By Peter Marten, August 2010
Newsweek poses a "simple yet elusive" question: With the whole world to choose from, what is the best place to live? The answer is a resounding "Finland!"
The editors of Newsweek draw their conclusion based on five criteria: health, economic dynamism, education, political environment and quality of life. "Despite the long winter, Finland is a pretty great place to be – the best actually."
Not only does Finland rank first overall, it's also the best small country, the best high-income country and, last but certainly not least, the best country for education. A related Newsweek article, released in connection with the World's Best Countries rankings, sums up education success stories from the countries that scored best.
In another related piece, journalist Andrei Codrescu ponders why "cold" and "small" nations (in other words Nordic countries) always receive such high marks in studies like this. Finland is number one, Sweden number three, Norway six and Denmark ten.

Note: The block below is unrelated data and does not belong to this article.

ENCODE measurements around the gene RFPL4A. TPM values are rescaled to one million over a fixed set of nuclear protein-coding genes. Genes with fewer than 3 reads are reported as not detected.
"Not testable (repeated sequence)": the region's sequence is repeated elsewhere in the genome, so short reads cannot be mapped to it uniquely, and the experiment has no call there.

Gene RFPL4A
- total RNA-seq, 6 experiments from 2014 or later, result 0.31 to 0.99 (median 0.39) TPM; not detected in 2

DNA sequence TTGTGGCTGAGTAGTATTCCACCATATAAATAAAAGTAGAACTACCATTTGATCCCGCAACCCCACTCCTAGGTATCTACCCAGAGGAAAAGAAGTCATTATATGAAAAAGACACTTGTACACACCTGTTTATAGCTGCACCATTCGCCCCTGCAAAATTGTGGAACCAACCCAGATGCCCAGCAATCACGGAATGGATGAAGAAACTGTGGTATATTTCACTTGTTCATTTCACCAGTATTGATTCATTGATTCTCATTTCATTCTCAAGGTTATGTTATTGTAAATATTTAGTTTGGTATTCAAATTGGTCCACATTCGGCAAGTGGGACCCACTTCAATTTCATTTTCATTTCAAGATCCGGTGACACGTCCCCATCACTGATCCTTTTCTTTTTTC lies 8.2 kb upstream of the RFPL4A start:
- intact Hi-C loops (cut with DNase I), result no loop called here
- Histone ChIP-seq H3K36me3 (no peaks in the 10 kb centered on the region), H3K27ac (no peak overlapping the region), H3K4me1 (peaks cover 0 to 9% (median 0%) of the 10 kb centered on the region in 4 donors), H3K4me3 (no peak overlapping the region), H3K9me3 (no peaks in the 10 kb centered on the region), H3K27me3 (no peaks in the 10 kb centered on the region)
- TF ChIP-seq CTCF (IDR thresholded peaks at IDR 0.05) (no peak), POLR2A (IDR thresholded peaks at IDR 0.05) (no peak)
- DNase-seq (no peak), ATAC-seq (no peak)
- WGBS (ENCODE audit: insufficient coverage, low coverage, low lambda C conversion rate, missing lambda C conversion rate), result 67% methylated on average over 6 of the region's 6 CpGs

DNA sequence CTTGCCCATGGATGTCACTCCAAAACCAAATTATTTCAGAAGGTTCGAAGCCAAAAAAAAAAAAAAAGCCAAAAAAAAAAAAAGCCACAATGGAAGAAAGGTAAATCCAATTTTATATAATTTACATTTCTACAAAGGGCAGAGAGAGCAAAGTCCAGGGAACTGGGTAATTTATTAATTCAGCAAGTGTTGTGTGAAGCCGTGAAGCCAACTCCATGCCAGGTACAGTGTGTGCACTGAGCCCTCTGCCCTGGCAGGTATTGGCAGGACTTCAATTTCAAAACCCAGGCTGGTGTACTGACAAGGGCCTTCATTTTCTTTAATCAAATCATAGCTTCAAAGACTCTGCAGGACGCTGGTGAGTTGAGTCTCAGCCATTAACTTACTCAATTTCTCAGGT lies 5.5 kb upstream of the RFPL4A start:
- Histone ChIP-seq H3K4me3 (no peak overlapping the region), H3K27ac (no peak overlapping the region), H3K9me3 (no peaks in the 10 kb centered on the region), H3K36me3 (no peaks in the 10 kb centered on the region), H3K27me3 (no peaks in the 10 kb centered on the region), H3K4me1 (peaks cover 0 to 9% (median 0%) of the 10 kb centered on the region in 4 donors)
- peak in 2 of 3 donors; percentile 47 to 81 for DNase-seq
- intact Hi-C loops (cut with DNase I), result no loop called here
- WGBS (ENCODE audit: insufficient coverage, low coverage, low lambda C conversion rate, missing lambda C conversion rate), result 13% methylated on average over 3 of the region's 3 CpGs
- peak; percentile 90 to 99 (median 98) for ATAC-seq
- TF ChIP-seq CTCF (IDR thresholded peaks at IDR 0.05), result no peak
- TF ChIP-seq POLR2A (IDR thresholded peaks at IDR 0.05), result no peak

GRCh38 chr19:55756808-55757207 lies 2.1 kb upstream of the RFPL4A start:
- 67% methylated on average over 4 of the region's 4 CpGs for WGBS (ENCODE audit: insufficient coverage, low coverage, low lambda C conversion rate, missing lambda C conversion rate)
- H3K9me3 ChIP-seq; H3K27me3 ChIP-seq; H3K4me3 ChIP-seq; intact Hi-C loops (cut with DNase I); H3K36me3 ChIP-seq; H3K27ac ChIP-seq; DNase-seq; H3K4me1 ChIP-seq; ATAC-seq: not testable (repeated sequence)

"Quality of life improves immensely when one must get as close to one's beloved as possible to fend off the chill," Codrescu ventures. With tongue still in cheek, he suggests that the political environment is civilised because "it's too cold to fight in the streets."
Although Codrescu's musings are amusing, we'd also direct you to a page entitled "How we ranked the world" where you can examine the methods and weighting Newsweek used to arrive at the final rankings. It lends statistical clout to a certain phrase that Finns are fond of repeating to show that they know how lucky they are: "Being born in Finland is like winning the lottery."
Newsweek: The world's best countries (interactive rankings list)
Best countries in the world (slideshow)
How we ranked the world (methodology)
With best countries like these... (why Nordic countries score high)
How to close the achievement gap (secrets of successful school systems)
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